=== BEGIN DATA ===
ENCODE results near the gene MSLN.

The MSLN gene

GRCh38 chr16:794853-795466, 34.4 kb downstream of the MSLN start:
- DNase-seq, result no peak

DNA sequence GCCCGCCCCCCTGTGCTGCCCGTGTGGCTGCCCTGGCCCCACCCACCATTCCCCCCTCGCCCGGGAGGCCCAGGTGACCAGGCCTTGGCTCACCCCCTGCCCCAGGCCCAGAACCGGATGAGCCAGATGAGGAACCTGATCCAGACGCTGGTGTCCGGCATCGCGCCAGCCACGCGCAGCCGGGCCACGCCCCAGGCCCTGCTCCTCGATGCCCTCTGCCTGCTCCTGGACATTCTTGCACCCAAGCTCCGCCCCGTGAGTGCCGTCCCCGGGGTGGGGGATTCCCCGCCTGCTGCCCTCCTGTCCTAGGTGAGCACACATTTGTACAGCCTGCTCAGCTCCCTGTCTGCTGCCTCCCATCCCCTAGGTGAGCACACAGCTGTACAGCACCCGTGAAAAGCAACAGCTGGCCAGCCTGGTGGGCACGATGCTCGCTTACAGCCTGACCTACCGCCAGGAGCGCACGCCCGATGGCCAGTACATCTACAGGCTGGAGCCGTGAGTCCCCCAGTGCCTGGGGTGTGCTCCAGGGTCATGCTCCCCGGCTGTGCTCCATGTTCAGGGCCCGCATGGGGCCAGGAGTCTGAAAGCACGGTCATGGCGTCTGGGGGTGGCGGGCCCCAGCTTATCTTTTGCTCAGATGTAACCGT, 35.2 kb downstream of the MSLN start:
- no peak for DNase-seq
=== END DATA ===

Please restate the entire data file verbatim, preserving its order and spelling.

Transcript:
ENCODE results near the gene MSLN.

The MSLN gene

GRCh38 chr16:794853-795466, 34.4 kb downstream of the MSLN start:
- DNase-seq, result no peak

DNA sequence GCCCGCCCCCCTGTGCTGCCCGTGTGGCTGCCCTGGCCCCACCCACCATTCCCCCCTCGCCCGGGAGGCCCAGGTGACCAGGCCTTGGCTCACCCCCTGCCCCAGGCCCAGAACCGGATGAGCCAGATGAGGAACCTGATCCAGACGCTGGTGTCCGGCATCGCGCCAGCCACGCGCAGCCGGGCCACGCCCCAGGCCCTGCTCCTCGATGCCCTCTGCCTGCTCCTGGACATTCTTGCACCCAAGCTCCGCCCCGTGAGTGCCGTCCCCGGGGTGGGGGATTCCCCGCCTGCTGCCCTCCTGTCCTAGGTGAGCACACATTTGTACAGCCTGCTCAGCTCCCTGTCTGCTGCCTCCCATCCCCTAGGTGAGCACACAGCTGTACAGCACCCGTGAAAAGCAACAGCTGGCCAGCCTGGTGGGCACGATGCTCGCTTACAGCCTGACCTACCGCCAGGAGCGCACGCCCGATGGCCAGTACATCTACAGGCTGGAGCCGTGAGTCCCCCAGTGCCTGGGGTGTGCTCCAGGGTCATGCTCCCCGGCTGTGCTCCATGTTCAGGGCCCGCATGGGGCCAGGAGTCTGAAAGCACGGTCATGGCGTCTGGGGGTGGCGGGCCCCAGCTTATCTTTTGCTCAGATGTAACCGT, 35.2 kb downstream of the MSLN start:
- no peak for DNase-seq